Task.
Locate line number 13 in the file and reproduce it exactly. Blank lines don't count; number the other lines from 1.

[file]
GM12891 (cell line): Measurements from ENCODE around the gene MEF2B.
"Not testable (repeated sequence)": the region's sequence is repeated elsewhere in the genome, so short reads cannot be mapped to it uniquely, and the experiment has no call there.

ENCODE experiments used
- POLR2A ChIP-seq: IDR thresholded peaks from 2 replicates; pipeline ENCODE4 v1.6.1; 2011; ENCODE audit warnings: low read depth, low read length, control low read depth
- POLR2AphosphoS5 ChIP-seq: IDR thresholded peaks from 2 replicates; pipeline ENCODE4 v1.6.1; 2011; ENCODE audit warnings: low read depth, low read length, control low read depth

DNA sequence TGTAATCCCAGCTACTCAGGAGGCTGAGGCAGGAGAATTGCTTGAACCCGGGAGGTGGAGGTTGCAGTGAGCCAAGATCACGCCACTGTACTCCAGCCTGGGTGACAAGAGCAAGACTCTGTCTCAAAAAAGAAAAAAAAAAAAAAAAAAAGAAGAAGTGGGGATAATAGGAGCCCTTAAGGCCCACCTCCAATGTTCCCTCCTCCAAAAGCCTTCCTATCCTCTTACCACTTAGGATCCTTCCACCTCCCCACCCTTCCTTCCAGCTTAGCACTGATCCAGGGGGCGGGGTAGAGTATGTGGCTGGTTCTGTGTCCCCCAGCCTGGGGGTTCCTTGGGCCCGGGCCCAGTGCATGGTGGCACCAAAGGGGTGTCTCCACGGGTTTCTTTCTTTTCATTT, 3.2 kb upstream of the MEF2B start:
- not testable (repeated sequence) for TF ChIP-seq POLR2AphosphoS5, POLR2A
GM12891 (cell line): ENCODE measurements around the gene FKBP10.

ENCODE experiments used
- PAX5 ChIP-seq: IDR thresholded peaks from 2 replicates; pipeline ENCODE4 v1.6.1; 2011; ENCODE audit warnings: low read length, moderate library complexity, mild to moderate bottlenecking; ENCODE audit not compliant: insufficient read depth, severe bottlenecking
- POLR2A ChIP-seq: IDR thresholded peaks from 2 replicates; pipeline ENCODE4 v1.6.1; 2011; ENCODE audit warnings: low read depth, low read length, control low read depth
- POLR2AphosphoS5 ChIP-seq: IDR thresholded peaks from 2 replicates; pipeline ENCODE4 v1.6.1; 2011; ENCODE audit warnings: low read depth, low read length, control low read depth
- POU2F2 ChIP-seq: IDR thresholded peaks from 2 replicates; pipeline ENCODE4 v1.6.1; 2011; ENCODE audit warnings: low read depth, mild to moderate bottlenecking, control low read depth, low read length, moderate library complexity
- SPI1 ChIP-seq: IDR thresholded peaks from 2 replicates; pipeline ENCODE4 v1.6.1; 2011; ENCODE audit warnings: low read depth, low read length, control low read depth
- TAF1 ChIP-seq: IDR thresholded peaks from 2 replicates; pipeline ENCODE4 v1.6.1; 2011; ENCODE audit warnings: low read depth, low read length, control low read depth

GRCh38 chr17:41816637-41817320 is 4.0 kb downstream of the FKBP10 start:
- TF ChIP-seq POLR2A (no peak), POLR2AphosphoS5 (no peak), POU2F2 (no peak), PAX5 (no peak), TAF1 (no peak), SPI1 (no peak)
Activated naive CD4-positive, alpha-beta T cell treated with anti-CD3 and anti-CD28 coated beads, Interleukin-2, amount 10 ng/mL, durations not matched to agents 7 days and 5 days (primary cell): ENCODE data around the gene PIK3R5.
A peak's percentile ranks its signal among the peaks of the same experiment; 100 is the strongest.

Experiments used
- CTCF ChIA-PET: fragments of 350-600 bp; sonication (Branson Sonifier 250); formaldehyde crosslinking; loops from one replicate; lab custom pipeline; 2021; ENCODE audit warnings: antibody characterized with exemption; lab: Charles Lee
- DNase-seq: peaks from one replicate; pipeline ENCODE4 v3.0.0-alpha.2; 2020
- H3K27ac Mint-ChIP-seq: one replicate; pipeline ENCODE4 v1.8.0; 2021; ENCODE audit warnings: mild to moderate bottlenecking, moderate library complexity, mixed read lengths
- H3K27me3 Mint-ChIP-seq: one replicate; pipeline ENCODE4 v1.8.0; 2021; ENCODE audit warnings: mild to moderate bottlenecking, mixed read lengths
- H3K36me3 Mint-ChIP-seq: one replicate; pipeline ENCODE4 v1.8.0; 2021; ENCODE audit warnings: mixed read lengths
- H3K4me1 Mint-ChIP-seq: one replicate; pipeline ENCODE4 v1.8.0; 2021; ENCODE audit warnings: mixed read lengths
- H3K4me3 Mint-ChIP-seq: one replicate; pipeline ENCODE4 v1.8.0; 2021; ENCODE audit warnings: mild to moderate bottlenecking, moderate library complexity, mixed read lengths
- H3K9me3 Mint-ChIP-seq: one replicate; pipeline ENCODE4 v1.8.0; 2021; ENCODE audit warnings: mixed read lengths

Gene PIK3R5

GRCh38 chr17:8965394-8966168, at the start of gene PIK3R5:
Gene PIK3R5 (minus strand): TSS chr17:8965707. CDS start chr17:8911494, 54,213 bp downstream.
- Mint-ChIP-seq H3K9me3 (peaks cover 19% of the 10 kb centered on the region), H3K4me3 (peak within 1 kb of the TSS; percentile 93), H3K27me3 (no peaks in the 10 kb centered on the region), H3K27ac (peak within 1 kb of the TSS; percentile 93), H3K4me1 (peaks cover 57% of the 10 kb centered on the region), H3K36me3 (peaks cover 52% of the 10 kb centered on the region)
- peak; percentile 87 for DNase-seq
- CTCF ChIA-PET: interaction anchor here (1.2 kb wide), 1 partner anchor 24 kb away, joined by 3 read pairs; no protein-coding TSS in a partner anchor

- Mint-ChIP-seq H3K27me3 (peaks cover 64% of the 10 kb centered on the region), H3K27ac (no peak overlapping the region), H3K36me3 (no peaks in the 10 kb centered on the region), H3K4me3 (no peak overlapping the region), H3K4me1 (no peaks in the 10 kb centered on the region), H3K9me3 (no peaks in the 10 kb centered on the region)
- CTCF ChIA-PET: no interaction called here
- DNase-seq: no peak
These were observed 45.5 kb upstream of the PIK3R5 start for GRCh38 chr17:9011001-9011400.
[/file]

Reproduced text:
- POU2F2 ChIP-seq: IDR thresholded peaks from 2 replicates; pipeline ENCODE4 v1.6.1; 2011; ENCODE audit warnings: low read depth, mild to moderate bottlenecking, control low read depth, low read length, moderate library complexity